“This is no time for a novice” said Gordon Brown in his conference speech.
Those words came back to me when Ann McKechin, the new Scotland Office minister – having taken over from David Cairns, was trying to explain – on Radio Scotland’s Scotland at Ten – why Gordon Brown was talking about implementing policies in England, that are SNP policies in Scotland. It didn’t sound like she convinced interviewer Derek Bateman, nor anyone else listening I suspect.
Gordon Brown’s SNP-lite policies:-
“So our plan is next year to abolish all prescription charges for everyone with cancer.” That’s in April 2009. By that time, the SNP Prescription charge will be £4 to everyone, and those on extended care with PPCs will pay £38 per year. The scheme will further reduce costs in 2010 and be free to all in 2011. I think the SNP are ahead of the game here. Although everyone is playing catchup with Wales, where they are already free.
“Greater visibility for people doing community payback” That means offenders working in the community. Something that Kenny McAskill, SNP Justice Minister, has championed.
And the SNP have pointed out that Gordon Brown’s flexible GP surgeries are already done in Scotland under this SNP Government.
Likewise his carbon emission target.
And his financial help for the elderly. Its already free in Scotland. That was brought in by the previous executive, and maintained by the SNP Government.
Well they say imitation is the sincerest form of flattery.
Or is Gordon Brown just trying to steal the SNP’s clothes?
One thing is for sure. How Gordon Brown can come out and say that this will be a ‘British century’ with devolved governments in Scotland, Wales and Northern Ireland is extraordinary!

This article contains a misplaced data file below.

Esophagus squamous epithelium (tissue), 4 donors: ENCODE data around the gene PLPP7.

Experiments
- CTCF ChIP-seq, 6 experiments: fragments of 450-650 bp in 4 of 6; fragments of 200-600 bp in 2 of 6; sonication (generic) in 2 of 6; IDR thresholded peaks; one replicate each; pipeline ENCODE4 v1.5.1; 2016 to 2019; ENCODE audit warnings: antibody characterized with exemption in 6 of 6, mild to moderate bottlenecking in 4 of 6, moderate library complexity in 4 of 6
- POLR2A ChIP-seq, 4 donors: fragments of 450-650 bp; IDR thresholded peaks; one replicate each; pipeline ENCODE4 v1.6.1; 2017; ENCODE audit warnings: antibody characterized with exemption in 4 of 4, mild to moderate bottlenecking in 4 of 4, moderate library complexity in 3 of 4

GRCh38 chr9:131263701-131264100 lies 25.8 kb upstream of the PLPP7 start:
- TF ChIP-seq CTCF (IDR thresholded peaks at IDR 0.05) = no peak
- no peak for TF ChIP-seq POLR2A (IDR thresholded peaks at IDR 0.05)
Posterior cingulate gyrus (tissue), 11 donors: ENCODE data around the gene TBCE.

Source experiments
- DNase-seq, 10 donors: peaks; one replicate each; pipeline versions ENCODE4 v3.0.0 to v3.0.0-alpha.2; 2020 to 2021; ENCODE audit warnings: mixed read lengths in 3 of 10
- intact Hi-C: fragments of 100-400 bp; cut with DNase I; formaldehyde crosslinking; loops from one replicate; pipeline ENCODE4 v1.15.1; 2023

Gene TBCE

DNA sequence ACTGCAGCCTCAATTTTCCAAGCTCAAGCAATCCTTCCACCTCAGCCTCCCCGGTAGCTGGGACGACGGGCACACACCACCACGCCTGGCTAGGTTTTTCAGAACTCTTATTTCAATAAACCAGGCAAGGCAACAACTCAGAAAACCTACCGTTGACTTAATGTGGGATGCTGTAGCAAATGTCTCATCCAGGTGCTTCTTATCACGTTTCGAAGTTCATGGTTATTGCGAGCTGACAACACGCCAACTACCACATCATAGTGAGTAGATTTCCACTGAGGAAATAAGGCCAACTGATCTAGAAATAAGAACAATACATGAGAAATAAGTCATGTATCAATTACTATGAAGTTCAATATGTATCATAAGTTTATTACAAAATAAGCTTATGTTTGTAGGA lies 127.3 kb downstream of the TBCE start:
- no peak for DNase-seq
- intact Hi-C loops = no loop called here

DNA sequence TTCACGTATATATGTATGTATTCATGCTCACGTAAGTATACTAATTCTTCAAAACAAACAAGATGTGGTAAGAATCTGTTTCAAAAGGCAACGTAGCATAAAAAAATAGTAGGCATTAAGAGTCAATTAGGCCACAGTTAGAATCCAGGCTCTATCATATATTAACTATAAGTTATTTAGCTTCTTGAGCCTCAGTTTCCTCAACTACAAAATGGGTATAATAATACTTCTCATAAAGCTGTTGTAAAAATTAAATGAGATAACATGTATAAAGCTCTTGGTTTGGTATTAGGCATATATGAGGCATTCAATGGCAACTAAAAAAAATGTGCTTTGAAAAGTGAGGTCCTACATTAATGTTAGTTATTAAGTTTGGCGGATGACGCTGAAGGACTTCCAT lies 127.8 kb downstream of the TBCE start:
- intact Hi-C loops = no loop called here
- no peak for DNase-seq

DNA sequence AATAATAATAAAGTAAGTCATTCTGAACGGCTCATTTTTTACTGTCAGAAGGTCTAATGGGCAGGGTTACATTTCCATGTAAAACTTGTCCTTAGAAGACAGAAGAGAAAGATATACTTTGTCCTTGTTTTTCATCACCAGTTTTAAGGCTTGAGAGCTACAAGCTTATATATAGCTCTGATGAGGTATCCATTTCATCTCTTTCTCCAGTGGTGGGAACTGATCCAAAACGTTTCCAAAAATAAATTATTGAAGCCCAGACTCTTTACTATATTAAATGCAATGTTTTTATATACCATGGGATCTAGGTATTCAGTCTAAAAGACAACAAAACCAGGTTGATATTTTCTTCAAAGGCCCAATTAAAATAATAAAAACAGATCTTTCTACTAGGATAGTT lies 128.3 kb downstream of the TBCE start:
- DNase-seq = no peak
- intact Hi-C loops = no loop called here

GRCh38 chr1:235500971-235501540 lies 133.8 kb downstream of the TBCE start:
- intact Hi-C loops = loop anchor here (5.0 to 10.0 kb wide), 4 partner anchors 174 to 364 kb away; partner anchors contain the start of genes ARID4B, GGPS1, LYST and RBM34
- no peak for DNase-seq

The SNP are in power in Scotland. Their popularity shows no signs of ending, and look favourites for the coming Glenrothes byelection.
They also plan to hold an independence referendum in 2010. Hardly a sign that Britain is united!
Plaid Cymru are jointly in control in Wales. A recent poll shows 70% favour devolution, with the majority of those wanting more powers.
Both Scotland and Wales provide powerful arguments to why Brown’s Britishness agenda is dated. Not to mention the demand for an English Parliament in England. Even Cornwall has a political party advocating self-government.
If the 21st century is to be a ‘British century’ it will surely mean that each nation will finally have its own voice.
In fact, as The Telegraph reported earlier this month, even his ‘British century’ idea is not new. Brown used it in the 2007 TUC conference as well.
No wonder I was bored with the speech.
And more especially here, for a nice picture of one of the Labour delegates at conference!
All in all, even the standing ovations reminded me of Iain Duncan Smith’s last Conservative conference in charge. He managed 17 in total then was hurled out on his ear!.
I don’t think Gordon Brown is fooling anyone. At best he has bought some time.
Even the Labour Party must realise it.